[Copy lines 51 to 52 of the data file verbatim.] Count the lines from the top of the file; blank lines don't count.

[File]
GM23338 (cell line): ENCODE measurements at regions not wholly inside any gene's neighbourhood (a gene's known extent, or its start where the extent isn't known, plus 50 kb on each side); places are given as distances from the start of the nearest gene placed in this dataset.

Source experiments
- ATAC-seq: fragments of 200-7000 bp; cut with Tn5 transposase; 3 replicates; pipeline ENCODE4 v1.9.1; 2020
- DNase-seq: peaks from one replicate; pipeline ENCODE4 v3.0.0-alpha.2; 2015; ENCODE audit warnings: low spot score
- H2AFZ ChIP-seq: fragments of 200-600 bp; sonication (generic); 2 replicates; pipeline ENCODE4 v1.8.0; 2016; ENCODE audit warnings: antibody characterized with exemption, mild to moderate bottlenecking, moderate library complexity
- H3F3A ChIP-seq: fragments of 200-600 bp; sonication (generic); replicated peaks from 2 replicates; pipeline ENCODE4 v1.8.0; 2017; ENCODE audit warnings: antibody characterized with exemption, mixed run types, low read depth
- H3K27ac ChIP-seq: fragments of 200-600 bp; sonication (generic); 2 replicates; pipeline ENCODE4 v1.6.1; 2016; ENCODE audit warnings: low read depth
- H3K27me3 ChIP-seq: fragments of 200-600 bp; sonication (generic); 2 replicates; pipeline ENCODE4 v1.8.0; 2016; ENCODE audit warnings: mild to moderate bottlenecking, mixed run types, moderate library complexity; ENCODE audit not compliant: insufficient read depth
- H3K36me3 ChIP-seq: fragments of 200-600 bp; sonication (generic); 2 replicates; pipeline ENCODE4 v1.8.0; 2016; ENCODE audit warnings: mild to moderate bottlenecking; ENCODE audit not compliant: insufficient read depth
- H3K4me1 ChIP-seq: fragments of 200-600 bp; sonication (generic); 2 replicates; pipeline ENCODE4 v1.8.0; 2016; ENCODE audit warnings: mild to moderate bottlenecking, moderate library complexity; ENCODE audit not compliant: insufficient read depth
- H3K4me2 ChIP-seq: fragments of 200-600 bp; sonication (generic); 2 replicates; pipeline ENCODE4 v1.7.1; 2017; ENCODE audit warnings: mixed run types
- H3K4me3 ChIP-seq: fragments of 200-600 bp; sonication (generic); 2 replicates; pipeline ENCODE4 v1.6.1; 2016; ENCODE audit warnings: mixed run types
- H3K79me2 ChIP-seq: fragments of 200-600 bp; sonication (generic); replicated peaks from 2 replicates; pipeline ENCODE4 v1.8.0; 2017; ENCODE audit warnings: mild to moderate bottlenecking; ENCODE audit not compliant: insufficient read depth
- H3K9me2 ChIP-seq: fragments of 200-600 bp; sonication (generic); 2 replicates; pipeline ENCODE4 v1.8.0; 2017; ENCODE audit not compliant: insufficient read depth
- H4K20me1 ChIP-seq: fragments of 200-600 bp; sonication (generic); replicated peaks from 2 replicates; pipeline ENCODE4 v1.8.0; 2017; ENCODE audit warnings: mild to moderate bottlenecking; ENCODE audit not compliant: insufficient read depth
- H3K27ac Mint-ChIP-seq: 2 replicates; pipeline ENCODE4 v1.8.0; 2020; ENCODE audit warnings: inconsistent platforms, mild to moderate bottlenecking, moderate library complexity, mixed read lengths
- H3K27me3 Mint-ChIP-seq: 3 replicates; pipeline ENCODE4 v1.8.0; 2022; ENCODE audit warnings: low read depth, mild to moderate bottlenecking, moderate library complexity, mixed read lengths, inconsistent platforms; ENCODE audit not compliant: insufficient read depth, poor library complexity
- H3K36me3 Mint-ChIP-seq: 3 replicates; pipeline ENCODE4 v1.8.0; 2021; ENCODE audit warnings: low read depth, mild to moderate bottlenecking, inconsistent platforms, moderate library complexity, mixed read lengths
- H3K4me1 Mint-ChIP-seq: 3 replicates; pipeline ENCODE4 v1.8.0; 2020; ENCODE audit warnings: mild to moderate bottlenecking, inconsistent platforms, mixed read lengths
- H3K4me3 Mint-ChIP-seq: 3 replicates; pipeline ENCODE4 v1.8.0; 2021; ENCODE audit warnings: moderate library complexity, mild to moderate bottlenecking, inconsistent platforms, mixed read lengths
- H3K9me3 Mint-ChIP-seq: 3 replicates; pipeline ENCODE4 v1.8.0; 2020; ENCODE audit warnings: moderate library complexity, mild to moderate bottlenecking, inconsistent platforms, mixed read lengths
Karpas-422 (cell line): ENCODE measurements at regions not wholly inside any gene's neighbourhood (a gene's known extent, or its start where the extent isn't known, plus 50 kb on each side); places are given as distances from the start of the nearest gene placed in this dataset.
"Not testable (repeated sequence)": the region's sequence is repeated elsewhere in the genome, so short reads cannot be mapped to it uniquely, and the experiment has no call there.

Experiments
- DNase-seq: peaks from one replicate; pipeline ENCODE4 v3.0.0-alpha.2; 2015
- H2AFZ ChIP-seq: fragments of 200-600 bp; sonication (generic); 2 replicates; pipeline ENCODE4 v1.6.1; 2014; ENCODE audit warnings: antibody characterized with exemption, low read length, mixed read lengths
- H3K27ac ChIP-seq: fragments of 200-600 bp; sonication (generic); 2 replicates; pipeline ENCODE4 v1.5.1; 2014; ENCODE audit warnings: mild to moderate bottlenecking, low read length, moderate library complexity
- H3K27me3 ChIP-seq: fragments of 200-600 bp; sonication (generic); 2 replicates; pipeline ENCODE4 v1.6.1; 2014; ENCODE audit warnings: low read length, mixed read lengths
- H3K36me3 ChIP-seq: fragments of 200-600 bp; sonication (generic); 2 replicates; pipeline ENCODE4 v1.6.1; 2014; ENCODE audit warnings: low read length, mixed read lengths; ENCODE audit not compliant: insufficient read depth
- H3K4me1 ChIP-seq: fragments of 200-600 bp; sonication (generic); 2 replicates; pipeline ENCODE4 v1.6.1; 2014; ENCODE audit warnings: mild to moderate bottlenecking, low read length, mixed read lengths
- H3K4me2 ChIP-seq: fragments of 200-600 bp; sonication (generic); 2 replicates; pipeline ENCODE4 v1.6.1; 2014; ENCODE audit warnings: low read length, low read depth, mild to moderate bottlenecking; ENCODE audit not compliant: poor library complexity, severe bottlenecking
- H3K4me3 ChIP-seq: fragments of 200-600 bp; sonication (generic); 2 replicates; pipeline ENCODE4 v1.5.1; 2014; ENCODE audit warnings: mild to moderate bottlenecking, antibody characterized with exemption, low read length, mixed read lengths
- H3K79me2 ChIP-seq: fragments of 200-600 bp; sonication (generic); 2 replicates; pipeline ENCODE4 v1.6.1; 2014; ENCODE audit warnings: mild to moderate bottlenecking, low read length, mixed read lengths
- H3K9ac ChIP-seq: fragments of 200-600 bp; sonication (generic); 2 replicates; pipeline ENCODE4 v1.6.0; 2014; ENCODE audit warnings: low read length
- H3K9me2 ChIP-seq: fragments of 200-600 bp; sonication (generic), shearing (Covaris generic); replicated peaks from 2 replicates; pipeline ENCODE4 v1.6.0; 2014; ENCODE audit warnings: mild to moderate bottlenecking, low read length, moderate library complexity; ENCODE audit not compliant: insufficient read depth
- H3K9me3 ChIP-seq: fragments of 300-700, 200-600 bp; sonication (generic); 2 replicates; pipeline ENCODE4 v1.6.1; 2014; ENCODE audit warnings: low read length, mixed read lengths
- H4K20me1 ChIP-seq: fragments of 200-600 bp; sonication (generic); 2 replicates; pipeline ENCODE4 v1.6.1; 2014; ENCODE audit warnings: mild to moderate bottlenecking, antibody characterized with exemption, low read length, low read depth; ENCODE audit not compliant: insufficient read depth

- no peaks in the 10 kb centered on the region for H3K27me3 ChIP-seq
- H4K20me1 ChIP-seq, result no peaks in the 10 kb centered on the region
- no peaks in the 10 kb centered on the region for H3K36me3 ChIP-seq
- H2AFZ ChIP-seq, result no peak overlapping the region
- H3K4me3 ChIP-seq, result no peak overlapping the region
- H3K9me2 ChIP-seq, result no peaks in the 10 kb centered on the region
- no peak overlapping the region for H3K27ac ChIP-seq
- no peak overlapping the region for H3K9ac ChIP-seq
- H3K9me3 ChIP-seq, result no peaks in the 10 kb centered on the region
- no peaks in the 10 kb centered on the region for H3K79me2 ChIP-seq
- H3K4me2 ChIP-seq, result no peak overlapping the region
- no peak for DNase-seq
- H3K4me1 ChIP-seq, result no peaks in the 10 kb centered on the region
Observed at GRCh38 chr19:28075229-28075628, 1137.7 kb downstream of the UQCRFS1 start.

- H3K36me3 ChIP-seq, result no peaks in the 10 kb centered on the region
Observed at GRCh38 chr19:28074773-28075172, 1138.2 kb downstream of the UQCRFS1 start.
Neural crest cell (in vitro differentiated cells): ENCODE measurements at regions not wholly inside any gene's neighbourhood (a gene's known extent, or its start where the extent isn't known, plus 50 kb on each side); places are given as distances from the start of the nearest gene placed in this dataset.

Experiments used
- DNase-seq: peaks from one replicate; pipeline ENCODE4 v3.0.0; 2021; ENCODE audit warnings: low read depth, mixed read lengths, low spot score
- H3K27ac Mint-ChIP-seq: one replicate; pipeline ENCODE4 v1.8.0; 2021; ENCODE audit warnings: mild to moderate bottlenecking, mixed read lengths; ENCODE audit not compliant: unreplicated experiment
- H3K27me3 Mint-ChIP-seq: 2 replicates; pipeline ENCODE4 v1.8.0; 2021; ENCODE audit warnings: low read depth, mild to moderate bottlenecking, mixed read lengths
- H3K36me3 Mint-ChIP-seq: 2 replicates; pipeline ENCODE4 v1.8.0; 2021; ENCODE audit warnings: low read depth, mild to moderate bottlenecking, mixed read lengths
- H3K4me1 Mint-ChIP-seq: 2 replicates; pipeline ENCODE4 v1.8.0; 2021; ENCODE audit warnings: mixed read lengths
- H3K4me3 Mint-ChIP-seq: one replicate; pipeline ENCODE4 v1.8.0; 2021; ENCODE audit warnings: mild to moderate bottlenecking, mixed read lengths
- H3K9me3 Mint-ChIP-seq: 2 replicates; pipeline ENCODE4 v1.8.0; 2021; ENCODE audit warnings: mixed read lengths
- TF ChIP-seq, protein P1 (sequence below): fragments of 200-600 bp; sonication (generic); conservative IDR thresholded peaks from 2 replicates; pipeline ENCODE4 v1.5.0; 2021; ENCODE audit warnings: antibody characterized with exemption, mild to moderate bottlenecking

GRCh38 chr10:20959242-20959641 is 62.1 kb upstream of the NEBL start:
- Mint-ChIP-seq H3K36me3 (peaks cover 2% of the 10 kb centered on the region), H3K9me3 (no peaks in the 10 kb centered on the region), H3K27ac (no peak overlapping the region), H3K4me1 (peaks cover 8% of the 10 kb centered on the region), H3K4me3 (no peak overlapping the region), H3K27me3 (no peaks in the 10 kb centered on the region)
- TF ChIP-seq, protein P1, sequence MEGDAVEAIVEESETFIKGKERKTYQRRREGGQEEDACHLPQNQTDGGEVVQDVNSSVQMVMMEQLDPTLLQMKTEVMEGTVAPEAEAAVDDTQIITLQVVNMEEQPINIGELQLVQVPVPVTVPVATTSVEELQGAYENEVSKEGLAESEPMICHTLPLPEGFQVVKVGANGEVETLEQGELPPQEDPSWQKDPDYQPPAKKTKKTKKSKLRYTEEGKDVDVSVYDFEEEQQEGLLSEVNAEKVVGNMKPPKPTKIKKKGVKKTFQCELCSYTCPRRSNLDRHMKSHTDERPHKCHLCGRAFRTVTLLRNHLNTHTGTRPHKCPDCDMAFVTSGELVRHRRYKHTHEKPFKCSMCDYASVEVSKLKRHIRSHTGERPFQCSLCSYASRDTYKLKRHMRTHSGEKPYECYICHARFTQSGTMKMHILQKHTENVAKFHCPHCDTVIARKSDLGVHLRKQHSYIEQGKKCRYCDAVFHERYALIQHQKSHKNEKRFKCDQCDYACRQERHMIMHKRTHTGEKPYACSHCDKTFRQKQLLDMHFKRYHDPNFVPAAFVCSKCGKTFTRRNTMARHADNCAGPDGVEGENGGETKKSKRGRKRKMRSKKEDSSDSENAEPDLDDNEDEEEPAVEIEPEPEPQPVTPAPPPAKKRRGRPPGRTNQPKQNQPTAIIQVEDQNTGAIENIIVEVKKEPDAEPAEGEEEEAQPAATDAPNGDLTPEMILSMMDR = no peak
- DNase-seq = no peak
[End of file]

Observed at GRCh38 chr19:28075229-28075628, 1137.7 kb downstream of the UQCRFS1 start.

- H3K36me3 ChIP-seq, result no peaks in the 10 kb centered on the region